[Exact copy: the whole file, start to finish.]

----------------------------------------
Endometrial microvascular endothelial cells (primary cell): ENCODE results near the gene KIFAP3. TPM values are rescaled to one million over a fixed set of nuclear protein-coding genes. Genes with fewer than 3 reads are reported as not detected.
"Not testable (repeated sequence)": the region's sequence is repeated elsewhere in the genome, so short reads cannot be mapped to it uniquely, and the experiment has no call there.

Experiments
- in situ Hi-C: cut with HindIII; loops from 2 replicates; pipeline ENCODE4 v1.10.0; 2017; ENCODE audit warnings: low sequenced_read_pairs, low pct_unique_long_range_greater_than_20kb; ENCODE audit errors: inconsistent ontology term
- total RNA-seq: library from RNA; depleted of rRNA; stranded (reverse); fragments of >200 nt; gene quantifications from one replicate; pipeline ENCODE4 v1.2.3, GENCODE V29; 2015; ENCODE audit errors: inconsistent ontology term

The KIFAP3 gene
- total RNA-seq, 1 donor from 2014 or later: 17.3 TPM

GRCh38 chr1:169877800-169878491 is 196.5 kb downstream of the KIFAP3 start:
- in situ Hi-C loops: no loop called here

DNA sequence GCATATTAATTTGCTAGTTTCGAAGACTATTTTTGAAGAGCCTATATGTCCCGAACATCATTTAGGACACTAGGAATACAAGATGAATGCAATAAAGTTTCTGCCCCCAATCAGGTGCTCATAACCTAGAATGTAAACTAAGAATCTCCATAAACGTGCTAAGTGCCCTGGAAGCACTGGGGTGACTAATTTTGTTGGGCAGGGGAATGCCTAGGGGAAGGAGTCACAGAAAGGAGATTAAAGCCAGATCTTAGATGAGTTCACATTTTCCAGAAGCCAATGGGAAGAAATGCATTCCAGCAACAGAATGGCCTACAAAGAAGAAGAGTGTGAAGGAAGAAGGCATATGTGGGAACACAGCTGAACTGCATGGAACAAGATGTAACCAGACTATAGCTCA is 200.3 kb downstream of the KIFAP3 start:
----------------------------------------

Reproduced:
Endometrial microvascular endothelial cells (primary cell): ENCODE results near the gene KIFAP3. TPM values are rescaled to one million over a fixed set of nuclear protein-coding genes. Genes with fewer than 3 reads are reported as not detected.
"Not testable (repeated sequence)": the region's sequence is repeated elsewhere in the genome, so short reads cannot be mapped to it uniquely, and the experiment has no call there.

Experiments
- in situ Hi-C: cut with HindIII; loops from 2 replicates; pipeline ENCODE4 v1.10.0; 2017; ENCODE audit warnings: low sequenced_read_pairs, low pct_unique_long_range_greater_than_20kb; ENCODE audit errors: inconsistent ontology term
- total RNA-seq: library from RNA; depleted of rRNA; stranded (reverse); fragments of >200 nt; gene quantifications from one replicate; pipeline ENCODE4 v1.2.3, GENCODE V29; 2015; ENCODE audit errors: inconsistent ontology term

The KIFAP3 gene
- total RNA-seq, 1 donor from 2014 or later: 17.3 TPM

GRCh38 chr1:169877800-169878491 is 196.5 kb downstream of the KIFAP3 start:
- in situ Hi-C loops: no loop called here

DNA sequence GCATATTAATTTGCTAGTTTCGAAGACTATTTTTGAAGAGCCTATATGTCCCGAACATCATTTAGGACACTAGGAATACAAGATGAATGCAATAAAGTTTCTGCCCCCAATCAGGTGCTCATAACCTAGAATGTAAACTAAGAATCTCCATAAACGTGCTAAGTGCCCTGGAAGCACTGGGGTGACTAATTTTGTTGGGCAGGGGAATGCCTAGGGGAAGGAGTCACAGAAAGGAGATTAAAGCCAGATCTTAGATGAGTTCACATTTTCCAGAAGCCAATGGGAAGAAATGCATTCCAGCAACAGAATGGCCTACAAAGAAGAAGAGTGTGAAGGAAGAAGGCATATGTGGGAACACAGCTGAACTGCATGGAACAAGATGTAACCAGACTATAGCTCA is 200.3 kb downstream of the KIFAP3 start: